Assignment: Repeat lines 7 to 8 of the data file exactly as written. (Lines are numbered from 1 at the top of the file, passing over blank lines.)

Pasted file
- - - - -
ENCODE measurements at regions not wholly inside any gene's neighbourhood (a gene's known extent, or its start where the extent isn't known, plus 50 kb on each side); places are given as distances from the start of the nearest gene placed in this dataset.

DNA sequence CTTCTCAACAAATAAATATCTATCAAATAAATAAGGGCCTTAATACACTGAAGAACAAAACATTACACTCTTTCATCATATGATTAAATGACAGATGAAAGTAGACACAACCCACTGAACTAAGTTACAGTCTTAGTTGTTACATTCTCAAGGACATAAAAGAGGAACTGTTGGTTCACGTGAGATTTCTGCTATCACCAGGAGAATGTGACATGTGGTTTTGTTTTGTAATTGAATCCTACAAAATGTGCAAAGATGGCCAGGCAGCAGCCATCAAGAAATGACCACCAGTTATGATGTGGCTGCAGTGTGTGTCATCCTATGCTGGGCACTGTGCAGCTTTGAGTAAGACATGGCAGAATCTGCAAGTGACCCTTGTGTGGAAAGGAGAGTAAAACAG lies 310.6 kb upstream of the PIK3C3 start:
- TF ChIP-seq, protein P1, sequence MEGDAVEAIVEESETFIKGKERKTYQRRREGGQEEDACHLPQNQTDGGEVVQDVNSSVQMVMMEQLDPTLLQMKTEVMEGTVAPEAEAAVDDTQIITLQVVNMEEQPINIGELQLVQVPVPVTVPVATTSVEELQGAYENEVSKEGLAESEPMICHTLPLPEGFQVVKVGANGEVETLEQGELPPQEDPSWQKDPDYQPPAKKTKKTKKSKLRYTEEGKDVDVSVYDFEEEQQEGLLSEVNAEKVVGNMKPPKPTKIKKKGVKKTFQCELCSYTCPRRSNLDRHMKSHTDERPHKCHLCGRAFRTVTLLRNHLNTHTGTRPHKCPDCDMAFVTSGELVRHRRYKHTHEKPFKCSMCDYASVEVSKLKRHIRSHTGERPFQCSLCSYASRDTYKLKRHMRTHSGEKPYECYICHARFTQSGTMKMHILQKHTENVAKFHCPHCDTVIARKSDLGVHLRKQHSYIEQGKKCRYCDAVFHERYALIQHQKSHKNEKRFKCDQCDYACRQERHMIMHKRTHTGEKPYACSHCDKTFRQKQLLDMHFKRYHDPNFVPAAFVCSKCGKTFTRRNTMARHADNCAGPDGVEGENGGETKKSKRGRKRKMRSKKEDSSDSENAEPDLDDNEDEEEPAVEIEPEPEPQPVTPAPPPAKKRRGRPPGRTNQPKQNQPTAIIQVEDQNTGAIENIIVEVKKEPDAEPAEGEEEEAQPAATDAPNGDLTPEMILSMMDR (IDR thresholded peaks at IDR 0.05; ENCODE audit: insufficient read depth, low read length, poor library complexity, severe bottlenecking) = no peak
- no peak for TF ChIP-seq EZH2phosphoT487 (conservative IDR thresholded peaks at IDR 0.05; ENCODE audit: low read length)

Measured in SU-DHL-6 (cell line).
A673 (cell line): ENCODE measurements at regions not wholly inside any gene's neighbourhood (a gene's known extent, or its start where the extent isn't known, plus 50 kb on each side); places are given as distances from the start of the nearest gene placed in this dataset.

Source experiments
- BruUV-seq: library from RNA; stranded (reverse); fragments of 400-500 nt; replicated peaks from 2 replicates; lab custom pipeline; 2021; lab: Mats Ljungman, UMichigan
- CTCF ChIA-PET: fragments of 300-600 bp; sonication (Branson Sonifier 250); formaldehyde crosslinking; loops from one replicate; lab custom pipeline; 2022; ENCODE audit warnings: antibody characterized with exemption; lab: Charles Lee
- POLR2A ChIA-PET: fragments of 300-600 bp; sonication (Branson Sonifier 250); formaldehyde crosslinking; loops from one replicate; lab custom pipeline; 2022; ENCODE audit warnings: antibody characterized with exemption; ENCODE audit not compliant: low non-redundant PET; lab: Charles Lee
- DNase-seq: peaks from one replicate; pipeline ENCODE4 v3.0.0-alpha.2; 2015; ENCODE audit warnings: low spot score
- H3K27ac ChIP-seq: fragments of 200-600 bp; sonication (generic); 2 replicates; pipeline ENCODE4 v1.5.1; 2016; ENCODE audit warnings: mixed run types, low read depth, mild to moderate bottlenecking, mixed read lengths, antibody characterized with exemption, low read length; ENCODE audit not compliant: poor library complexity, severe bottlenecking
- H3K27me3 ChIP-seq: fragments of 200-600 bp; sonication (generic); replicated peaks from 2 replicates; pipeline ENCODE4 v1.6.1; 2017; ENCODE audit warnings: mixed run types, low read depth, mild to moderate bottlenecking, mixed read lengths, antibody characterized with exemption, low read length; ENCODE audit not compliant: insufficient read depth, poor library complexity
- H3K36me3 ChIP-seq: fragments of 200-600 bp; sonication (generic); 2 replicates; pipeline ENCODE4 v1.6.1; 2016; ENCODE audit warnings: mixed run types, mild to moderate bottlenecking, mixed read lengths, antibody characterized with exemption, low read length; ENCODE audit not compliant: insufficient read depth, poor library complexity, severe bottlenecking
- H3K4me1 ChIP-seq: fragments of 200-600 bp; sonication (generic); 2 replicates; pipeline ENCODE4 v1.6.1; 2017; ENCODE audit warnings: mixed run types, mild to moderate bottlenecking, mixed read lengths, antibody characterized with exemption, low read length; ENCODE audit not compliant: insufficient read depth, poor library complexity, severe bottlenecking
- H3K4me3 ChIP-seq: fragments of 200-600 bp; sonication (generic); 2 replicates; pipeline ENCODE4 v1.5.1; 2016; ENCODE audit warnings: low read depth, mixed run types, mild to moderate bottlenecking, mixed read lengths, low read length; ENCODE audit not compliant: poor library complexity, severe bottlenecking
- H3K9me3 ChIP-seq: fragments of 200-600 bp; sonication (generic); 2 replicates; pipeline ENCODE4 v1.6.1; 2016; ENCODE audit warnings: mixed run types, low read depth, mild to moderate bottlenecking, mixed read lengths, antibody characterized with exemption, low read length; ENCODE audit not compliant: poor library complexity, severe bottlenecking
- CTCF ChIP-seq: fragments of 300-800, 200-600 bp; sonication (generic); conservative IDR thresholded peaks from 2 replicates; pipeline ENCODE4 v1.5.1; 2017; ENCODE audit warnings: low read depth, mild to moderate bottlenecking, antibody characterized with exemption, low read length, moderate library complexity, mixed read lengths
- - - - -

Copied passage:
Source experiments
- BruUV-seq: library from RNA; stranded (reverse); fragments of 400-500 nt; replicated peaks from 2 replicates; lab custom pipeline; 2021; lab: Mats Ljungman, UMichigan